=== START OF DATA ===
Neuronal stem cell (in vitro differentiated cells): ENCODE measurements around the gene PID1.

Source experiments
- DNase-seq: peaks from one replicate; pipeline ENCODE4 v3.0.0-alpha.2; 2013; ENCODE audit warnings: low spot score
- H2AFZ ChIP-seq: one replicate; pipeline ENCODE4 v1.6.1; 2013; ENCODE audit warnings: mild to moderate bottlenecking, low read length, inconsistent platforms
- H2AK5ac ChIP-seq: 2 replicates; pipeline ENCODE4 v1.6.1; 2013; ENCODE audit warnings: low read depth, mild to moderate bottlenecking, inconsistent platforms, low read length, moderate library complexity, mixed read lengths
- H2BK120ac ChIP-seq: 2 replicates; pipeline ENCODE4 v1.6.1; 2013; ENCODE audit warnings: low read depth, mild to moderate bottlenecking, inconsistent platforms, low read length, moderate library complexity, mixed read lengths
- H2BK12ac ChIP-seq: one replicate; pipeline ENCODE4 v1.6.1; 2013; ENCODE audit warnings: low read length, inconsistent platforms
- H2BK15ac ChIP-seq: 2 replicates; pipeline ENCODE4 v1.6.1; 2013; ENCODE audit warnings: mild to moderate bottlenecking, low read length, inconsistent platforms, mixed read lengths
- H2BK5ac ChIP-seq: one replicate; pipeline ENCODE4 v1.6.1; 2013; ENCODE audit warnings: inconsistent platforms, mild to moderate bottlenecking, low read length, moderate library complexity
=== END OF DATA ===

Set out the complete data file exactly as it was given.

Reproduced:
Neuronal stem cell (in vitro differentiated cells): ENCODE measurements around the gene PID1.

Source experiments
- DNase-seq: peaks from one replicate; pipeline ENCODE4 v3.0.0-alpha.2; 2013; ENCODE audit warnings: low spot score
- H2AFZ ChIP-seq: one replicate; pipeline ENCODE4 v1.6.1; 2013; ENCODE audit warnings: mild to moderate bottlenecking, low read length, inconsistent platforms
- H2AK5ac ChIP-seq: 2 replicates; pipeline ENCODE4 v1.6.1; 2013; ENCODE audit warnings: low read depth, mild to moderate bottlenecking, inconsistent platforms, low read length, moderate library complexity, mixed read lengths
- H2BK120ac ChIP-seq: 2 replicates; pipeline ENCODE4 v1.6.1; 2013; ENCODE audit warnings: low read depth, mild to moderate bottlenecking, inconsistent platforms, low read length, moderate library complexity, mixed read lengths
- H2BK12ac ChIP-seq: one replicate; pipeline ENCODE4 v1.6.1; 2013; ENCODE audit warnings: low read length, inconsistent platforms
- H2BK15ac ChIP-seq: 2 replicates; pipeline ENCODE4 v1.6.1; 2013; ENCODE audit warnings: mild to moderate bottlenecking, low read length, inconsistent platforms, mixed read lengths
- H2BK5ac ChIP-seq: one replicate; pipeline ENCODE4 v1.6.1; 2013; ENCODE audit warnings: inconsistent platforms, mild to moderate bottlenecking, low read length, moderate library complexity